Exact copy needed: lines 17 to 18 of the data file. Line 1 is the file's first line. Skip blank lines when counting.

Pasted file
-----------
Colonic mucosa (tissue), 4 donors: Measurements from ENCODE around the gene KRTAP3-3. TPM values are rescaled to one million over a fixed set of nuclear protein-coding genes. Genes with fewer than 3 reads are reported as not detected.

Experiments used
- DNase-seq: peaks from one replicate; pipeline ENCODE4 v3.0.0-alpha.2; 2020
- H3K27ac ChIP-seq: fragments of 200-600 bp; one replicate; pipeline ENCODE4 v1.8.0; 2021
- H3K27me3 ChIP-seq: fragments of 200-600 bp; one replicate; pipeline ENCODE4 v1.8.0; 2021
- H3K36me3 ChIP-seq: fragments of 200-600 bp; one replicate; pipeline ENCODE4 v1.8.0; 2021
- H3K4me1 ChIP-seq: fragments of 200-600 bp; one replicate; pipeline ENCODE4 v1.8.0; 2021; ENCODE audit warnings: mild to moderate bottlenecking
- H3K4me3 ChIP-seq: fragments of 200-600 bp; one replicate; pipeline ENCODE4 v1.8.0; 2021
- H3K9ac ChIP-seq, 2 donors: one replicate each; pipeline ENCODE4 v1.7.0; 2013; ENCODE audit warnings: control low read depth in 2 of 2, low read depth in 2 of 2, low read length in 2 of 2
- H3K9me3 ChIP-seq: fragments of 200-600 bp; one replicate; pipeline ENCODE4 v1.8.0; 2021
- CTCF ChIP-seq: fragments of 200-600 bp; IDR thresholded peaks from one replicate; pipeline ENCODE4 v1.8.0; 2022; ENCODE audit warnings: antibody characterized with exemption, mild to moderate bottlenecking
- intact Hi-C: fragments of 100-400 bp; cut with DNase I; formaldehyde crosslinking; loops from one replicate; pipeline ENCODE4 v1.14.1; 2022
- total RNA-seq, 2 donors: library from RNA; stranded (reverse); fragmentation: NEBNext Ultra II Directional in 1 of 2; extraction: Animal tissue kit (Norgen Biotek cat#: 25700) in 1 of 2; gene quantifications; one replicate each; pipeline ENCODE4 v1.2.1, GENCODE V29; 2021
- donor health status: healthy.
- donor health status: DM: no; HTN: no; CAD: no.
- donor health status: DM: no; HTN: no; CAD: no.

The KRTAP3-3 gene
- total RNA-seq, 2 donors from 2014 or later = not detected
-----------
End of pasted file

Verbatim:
The KRTAP3-3 gene
- total RNA-seq, 2 donors from 2014 or later = not detected